The next security mantra I want to challenge is that “cloud is insecure, by default.” The idea that cloud is less secure than an existing data centre, infrastructure or application seems to be based on the flawed assumption that we always do everything much better ourselves. Unfortunately the statistics do not tend to back up this confidence. The PwC Information Security Breaches Survey 2013, conducted on behalf of the Department for Business Innovation & Skills, last year found that around 80% of respondents stated that they used cloud services, but only 4% reported a breach in their cloud services. Compare this with 36% who reported a breach due to human error, and a further 10% by deliberately malicious activities by their users. You get these pesky user creatures both on-premise and in the cloud by the way. All is not rosy in the on-premises garden; consumers need to be honest about current state prior to disparaging cloud-based equivalents.
The next guidance I want to challenge is along the lines of “identify your security requirements and ensure you negotiate them into the terms and conditions of the contracts with your service providers”. This really does miss the point. Most of the well-known public cloud providers do not negotiate specific security terms and conditions with individual clients – it’s an off the shelf service. There may be exceptions, but, in general, the providers offer a shared service with commoditised levels of security described in an off-the-shelf set of T&Cs and you can take it or leave it. Alternatively, you can implement your own private cloud to meet your specific requirements but then you bear the cost of these requirements and you lose some of the scalability benefits offered by the public cloud model. There is no illusion of infinite resource with a private cloud.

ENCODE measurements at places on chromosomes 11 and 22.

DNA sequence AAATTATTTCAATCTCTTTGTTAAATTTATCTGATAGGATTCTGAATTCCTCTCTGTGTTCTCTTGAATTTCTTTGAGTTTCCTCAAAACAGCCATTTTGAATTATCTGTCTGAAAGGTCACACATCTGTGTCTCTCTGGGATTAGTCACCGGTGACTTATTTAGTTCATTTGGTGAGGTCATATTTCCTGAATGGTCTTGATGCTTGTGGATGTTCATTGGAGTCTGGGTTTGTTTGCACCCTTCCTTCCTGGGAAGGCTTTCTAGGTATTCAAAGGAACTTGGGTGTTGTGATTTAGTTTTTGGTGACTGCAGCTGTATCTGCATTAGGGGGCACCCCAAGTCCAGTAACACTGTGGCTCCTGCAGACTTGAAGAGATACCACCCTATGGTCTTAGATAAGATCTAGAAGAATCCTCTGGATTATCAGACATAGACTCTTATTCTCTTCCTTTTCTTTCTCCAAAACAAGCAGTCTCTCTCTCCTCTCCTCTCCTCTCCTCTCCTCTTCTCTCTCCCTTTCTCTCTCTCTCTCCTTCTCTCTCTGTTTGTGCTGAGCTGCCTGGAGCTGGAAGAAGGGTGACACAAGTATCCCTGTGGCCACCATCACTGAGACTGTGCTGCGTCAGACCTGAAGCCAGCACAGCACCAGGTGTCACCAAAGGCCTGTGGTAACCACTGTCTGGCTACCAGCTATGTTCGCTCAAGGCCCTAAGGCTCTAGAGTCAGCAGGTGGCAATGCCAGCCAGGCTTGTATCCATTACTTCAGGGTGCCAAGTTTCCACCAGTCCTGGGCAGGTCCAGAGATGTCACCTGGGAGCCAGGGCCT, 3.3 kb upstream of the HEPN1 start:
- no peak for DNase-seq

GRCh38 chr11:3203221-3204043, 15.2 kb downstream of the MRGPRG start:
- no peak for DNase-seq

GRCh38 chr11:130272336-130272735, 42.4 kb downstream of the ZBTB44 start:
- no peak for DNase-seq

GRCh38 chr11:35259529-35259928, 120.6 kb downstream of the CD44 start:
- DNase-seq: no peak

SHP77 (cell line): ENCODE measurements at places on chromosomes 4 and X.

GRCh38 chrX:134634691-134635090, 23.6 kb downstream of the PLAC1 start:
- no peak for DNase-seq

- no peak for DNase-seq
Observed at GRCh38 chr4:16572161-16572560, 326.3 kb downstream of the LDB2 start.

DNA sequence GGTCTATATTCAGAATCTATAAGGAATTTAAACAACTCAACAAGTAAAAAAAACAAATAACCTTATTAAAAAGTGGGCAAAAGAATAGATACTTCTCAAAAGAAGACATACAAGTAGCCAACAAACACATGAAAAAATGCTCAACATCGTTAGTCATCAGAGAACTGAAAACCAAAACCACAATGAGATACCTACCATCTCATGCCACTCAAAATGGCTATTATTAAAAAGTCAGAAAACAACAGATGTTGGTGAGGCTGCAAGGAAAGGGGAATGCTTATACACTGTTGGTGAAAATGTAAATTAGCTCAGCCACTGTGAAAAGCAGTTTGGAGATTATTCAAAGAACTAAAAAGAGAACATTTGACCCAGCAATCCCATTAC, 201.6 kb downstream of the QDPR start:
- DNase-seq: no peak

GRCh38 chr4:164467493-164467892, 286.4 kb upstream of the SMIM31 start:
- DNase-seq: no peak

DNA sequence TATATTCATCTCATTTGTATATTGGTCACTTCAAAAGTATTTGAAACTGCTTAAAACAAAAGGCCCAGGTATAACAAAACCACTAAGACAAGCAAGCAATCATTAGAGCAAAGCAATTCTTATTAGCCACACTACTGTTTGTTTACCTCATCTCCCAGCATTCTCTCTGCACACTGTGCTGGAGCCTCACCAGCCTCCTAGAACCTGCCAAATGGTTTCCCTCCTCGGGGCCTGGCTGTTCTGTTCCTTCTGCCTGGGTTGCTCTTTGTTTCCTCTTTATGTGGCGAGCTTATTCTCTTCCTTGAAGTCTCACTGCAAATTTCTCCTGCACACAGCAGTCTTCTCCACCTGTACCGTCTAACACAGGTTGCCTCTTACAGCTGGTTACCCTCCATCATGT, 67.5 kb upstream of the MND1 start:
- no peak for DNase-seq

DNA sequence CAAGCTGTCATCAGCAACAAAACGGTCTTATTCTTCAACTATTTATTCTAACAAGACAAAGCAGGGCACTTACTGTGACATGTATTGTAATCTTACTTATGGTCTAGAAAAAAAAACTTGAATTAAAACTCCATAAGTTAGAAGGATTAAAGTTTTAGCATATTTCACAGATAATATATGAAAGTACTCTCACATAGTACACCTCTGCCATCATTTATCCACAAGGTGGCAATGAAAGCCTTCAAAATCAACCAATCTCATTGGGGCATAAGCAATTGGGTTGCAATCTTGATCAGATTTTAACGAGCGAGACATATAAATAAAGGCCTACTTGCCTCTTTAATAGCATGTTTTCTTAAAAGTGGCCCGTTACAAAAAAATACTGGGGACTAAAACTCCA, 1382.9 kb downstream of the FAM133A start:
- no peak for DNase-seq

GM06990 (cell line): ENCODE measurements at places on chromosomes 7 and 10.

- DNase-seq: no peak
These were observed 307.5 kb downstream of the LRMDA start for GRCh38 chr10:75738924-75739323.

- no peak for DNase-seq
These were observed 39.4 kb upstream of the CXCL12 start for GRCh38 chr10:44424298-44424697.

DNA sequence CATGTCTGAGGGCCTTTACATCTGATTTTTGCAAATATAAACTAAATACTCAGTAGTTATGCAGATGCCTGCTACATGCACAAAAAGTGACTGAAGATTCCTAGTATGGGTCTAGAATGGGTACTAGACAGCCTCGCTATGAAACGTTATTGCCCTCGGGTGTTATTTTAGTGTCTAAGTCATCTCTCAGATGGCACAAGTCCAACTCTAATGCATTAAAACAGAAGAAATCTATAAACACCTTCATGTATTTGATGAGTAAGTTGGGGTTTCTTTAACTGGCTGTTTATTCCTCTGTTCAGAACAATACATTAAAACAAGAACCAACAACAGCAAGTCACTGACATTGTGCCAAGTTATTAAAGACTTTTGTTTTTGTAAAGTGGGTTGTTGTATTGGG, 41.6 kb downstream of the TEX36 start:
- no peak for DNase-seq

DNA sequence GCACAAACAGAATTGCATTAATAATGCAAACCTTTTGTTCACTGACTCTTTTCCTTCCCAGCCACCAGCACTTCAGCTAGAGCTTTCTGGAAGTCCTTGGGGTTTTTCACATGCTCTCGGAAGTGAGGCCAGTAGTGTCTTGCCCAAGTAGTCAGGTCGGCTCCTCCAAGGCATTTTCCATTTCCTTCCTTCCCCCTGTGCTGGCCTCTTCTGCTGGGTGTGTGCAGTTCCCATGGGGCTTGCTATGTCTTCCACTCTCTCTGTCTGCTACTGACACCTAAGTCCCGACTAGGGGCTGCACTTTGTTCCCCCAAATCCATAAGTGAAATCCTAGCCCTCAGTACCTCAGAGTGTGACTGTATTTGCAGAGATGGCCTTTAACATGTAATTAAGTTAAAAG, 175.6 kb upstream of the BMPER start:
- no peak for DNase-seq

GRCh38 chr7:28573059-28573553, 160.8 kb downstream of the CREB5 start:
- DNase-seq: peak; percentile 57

Of course, cloud is not the only disruptive wind of change blowing through IT departments. Agile development methodologies such as Scrum are currently fashionable, driven by the perceived increase in speed to operation and decreased cost of development. One of the principles of the ‘Agile Manifesto’ is that the best architectures emerge from self-organising teams. So I often hear – “surely a combination of cloud and Agile means that we can get rid of those expensive architects?”
The problem with this belief is that it confuses the scopes of the various roles and activities. Sure, the development team is probably best placed to decide how the application that they are coding should be architected. However, the boundaries and scope of each development need to be well understood so as to take account of existing constraints or requirements across the wider organisation. In addition, Product Owners are not omniscient; it’s often useful for them to have architects around for wider advice and guidance on cross-enterprise dependencies, requirements and constraints.
In summary, there are still a lot of misconceptions about “the cloud”. It means different things to different people, particularly when those people range from developers, architects, operations, line of business personnel and procurement. A lot of the existing guidance about securing the cloud is naïve, or simply out of date, and much of the early guidance written on the subject of cloud computing was written by those who have never had to deliver ICT in an enterprise context.
As with many security issues, securing cloud services is really a question of education, experience, awareness and communication. Security architecture is my preferred mechanism for establishing a common understanding across the wider enterprise and then tracing that understanding through to technical solutions – be those on-premises or on-cloud. You can adopt cloud services in a risk-managed manner. Does that make cloud secure? No, it just means that you operate within a well-defined risk tolerance. Much like we’re used to doing on-premises… aren’t we?